We don’t have to belabor the obvious: When it comes to the Web, the bloom is off the rose. The widely shared expectation that Web sites would be able to sell anything to anyone, 24/7, has been brought crashing to earth by mediocre results. True, an ever-increasing amount of buying takes place on the Web, but very little selling (or need development) actually goes on. Most Web sites are nothing more than electronic brochures. They lead with product, and they treat it as if it were a noun. In fact, it’s difficult even to point to a model “selling” Web site.
What went wrong? It has a lot to do with the evolution of the relevant technologies. Web sites began as one-dimensional and static, mainly because of the limitations of modem speeds and twisted-pair capacities. Interactivity was a far-off dream. With the advent of high-speed Internet connections, these barriers have been overcome for many applications. A recent development, product configurators, can lead potential buyers step-by-step to a purchase recommendation—in other words, through a crudely interactive process.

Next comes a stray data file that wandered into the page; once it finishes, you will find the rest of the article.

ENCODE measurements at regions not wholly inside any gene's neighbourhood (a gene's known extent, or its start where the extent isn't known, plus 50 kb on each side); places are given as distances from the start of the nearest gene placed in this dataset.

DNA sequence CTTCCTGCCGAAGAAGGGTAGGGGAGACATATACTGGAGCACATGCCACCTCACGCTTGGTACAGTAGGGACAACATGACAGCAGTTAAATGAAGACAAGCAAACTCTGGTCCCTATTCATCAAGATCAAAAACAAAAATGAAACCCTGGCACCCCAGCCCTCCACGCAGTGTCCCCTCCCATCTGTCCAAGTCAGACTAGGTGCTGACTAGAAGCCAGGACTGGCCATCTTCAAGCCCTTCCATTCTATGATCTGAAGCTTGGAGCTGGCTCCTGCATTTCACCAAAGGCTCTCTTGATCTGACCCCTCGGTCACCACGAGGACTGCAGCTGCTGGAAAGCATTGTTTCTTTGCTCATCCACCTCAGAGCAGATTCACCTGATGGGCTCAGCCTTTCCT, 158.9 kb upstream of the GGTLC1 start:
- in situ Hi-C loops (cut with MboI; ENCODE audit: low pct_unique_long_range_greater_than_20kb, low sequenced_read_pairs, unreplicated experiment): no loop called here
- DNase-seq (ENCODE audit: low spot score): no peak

So although technology has eliminated many barriers, the interactions still tend to be plodding and mechanical. We have yet to see a Web site that begins to simulate the work of a Customer-Focused salesperson. Perhaps it’s unfair to expect a machine to interact with a person as well as another person would, especially since computers are still largely limited to seeing the world in a binary, on/off way. But Web sites do hold the potential to have dialogues with buyers, and we think they should begin to live up to that potential.
The Solution Development Prompter described in previous chapters is all about dialogues, based on “conversation architecture.” There’s no inherent reason why this kind of architecture can’t be recreated in the context of the Web. Given adequate investments in programming, a Web site should be able to discover the interests of the Web visitor and, based on those interests, present content in a sequence that simulates a sales call.
We remain optimistic. Think how far these technologies have come in less than 2 decades. Even with today’s technologies, we believe, it should be possible to build a Web site capable of developing a visitor’s vision, either to qualify a buyer or—depending on the type of offering and expense—to take a sale all the way to closure. With tomorrow’s technologies, it should be far easier.